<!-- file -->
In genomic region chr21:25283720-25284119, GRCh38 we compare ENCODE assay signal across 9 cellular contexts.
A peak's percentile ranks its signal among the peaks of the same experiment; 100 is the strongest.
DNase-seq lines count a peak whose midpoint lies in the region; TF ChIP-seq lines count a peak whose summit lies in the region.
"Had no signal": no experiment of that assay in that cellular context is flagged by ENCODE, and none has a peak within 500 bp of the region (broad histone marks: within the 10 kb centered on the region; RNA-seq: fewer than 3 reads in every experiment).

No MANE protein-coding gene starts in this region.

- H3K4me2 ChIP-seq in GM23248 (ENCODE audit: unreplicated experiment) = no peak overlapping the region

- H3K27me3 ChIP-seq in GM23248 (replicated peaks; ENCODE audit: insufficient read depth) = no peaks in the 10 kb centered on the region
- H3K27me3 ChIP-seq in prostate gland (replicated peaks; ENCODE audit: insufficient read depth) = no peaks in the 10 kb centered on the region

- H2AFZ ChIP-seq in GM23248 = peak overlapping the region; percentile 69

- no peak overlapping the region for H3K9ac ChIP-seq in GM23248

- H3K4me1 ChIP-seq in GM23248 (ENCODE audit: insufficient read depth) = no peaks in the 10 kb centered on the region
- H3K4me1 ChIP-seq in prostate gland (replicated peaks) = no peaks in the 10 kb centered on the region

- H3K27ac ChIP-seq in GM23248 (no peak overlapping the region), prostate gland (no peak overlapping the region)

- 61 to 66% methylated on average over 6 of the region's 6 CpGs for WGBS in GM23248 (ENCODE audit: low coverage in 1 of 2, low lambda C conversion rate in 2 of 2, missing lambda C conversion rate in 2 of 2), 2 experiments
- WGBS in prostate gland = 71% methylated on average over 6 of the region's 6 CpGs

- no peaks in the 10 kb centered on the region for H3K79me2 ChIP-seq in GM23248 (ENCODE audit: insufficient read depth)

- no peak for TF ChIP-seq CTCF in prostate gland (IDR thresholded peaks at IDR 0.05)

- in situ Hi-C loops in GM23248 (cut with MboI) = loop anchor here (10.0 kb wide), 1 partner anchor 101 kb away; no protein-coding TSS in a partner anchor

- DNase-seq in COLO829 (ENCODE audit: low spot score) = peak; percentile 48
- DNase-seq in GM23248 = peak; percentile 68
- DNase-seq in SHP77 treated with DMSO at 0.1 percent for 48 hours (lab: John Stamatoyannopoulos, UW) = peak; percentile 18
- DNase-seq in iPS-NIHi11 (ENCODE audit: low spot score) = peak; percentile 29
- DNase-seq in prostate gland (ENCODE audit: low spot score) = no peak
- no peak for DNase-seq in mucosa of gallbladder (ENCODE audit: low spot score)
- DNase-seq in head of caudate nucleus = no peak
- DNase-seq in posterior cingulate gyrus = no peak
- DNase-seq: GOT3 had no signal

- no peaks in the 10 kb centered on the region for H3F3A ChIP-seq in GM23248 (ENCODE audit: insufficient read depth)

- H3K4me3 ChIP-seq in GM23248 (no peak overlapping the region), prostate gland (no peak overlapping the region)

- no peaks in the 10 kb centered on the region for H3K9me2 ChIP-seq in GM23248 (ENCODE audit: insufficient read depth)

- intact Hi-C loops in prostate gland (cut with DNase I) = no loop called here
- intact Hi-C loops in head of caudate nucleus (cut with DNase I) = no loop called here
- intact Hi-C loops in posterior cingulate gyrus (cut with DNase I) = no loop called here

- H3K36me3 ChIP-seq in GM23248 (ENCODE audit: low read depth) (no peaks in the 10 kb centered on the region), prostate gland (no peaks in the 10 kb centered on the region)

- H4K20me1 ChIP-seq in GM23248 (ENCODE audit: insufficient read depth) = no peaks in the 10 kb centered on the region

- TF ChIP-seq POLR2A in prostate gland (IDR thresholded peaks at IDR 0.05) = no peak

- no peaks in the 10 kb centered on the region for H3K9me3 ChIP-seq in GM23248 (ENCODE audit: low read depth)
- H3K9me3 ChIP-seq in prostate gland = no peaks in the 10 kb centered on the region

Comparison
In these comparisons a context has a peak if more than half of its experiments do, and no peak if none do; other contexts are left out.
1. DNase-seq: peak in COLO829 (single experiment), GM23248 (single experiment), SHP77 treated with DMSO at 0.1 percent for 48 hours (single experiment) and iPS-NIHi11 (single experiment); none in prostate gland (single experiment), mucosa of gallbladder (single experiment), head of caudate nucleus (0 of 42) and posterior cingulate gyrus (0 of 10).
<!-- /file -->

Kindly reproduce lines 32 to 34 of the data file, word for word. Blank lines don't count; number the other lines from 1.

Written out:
- intact Hi-C loops in head of caudate nucleus (cut with DNase I) = no loop called here
- intact Hi-C loops in posterior cingulate gyrus (cut with DNase I) = no loop called here

- H3K36me3 ChIP-seq in GM23248 (ENCODE audit: low read depth) (no peaks in the 10 kb centered on the region), prostate gland (no peaks in the 10 kb centered on the region)